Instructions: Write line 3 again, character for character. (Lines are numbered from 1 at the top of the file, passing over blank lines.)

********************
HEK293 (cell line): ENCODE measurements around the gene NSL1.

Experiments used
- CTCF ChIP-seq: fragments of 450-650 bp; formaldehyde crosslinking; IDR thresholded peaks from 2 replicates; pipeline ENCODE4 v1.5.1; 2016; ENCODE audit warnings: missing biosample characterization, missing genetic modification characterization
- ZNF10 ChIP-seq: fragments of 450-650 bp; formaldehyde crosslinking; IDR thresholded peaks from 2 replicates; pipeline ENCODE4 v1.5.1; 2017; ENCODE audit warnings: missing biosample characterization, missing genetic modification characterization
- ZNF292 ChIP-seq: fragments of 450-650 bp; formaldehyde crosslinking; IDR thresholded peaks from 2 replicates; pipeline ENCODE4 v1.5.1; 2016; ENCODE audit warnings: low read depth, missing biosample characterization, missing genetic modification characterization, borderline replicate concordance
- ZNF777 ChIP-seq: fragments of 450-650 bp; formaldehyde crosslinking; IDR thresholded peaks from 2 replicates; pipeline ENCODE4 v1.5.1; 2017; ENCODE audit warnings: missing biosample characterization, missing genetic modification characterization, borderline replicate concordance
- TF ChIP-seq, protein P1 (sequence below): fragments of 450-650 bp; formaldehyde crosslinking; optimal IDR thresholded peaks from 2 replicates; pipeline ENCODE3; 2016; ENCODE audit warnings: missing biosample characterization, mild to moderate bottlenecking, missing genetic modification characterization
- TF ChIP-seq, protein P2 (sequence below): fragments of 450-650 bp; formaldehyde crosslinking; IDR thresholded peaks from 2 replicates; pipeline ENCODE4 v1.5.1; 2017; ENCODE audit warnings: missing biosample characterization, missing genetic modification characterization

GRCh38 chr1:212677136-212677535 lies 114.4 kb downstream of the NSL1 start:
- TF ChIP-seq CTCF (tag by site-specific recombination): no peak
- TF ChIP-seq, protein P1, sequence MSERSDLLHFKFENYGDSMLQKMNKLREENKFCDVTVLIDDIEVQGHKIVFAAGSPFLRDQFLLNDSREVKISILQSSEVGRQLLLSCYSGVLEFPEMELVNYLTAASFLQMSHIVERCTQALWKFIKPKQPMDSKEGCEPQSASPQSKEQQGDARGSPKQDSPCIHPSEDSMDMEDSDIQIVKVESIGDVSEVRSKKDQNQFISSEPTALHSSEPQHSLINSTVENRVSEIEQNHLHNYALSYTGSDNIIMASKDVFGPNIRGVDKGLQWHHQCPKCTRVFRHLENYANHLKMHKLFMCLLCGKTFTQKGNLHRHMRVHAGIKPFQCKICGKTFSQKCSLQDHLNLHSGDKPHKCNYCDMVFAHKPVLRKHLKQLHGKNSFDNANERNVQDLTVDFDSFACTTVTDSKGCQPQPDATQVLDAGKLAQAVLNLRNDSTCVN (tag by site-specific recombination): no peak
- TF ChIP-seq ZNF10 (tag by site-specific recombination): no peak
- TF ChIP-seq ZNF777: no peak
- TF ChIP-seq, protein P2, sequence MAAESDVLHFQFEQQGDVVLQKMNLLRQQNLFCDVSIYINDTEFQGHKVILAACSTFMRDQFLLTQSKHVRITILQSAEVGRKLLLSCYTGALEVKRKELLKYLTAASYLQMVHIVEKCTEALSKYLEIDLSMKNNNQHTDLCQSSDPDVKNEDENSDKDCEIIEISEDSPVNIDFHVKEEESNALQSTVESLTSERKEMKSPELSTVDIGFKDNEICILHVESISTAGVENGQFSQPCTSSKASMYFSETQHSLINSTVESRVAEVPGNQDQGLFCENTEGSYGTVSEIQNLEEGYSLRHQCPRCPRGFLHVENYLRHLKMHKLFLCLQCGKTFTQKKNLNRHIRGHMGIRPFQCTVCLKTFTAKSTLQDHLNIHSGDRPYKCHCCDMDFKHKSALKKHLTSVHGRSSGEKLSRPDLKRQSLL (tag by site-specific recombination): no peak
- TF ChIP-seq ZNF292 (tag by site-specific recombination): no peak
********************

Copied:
- CTCF ChIP-seq: fragments of 450-650 bp; formaldehyde crosslinking; IDR thresholded peaks from 2 replicates; pipeline ENCODE4 v1.5.1; 2016; ENCODE audit warnings: missing biosample characterization, missing genetic modification characterization